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Court case: Cape High Court rules on Regulation 910

The Western Cape High Court ruled earlier this year that Regulation 910 is still in force.

Koch v Weiland N.O. and Another [2022] ZAWCHC 96

The plaintiff (K) sued the first defendant (W) in the Western Cape High Court for an amount of R1,296,622.96 based on 90% of the maximum regulated executor’s fee in the deceased estate of W’s mother, P.  W is the appointed executor in the deceased estate of P.  The second defendant is the Master of the High Court in Cape Town, who abided by the decision of the court.

W appointed K as her agent to see to the administration of the estate on the basis that K would do all the work and would be entitled to the executor’s fee.  The claim for 90% of the fee was based on the fact that W terminated the agreement to appoint K prematurely, but according to K’s pleadings at a time when 90% of the work had been done already.

W excepted to K’s claim on the basis that the particulars of claim failed to disclose a cause of action.  The basis of the exception is that K is prohibited from administering deceased estates under the provisions of the Regulations prohibiting the liquidation or distribution of the estates of deceased persons by any person other than an attorney, notary, conveyancer or law agent (“the regulations”), unless he falls within one of the categories of persons who are allowed to under or are exempted from the provisions of the regulations.  W averred that there was no mention of such qualification or exemption in K’s particulars of claim.

The regulations are those which became known as Regulation 910, as promulgated in Government Gazette 2080 of 22 May 1968, and later amended.

After dealing with the requirements for an exception and finding that W satisfied those requirements, the court (Van Zyl AJ) dealt with the question of whether the regulations were still in existence.  The court held that:

  • The regulations were perpetuated by section 86(3) of the Attorneys Act, 53 of 1979 (the 1979 act), because it provided that anything done or deemed to have been done under the original act under which the regulations were promulgated (the Attorneys, Notaries and Conveyancers Admission Act, 23 of 1934 (the 1934 act)) remained in force as if done under the 1979 act;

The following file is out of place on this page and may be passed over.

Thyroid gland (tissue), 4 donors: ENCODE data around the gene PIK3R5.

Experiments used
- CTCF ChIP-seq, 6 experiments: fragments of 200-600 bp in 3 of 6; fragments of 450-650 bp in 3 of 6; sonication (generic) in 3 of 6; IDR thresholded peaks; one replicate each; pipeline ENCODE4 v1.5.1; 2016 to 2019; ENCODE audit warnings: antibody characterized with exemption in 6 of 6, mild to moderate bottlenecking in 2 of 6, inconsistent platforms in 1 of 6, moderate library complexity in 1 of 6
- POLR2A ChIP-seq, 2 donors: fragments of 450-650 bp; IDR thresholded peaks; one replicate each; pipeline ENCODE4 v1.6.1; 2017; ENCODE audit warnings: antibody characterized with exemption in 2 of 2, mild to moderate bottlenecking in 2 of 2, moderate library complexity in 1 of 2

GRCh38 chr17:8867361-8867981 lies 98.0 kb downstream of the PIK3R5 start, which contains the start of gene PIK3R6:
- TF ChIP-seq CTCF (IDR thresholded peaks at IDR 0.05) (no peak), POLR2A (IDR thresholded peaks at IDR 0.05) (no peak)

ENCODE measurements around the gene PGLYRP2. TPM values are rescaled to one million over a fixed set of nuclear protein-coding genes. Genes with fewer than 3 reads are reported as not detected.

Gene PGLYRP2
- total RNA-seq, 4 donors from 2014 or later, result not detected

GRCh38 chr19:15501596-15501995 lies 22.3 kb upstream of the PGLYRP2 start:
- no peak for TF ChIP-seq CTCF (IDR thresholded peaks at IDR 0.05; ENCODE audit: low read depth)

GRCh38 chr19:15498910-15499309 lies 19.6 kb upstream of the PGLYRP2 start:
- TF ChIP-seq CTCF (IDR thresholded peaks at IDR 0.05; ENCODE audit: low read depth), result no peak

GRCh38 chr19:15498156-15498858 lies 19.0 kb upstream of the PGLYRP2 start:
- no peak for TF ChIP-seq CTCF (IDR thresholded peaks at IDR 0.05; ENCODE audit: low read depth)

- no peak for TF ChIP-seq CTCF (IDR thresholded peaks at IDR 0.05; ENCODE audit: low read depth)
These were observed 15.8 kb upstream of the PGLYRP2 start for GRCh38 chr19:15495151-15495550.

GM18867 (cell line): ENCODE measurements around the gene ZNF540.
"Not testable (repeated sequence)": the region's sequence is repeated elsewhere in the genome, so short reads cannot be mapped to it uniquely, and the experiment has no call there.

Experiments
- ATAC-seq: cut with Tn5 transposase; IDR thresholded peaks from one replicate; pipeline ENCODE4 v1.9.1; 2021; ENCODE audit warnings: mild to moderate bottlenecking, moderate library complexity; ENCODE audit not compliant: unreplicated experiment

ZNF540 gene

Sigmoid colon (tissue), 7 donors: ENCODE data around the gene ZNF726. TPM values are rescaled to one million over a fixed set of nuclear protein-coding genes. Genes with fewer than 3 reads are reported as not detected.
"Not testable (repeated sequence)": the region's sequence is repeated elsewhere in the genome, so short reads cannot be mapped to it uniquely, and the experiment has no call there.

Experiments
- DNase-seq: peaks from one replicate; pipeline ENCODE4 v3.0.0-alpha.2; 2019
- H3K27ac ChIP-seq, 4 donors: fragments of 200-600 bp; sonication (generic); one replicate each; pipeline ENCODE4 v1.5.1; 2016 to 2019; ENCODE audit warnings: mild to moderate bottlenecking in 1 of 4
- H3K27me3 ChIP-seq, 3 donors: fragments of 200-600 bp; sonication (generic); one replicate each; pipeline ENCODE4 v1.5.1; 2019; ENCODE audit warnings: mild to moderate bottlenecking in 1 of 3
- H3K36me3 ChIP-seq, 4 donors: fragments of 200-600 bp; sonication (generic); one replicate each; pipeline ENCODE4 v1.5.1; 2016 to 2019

• Section 119(2) of the Legal Practice Act, 28 of 2014 (the LPA, which repealed the 1979 act), provides that any regulation made under any act repealed by the LPA remains in force unless inconsistent with the provisions of the LPA. Therefore, the court held, the regulations are still in force as it is not inconsistent with the provisions of the LPA.

The court also dealt with the question of whether the regulations apply to K as K is not the appointed executor, but the agent of the appointed executor, W.  The court held that the regulations are about who are permitted to administer a deceased estate, not who are permitted to be the appointed executor.  To allow agents who do not qualify under the regulations or who are not exempted from them to administer deceased estates would defeat the purpose of the regulations.

The court therefore upheld the exception and gave the plaintiff ten days to amend his particulars of claim, failing which the first defendant could apply for dismissal of the claim.


There is possibly room for criticism of the court’s decision about the remaining in existence of the regulations after the 1979 act was repealed by the LPA.  The wording of section 119(2) of the LPA refers to regulations that “made under any law” repealed by the LPA.  The regulations were not made under the 1979 act, but under the 1934 act.  The 1934 act was not repealed by the LPA, but by the 1979 act.  Therefore, a view exists that the wording of section 119(2) of the LPA is not wide enough to have saved the regulations.  However, at least as far as the Western Cape is concerned, the judgement is now the definitive expression of the status of the regulations.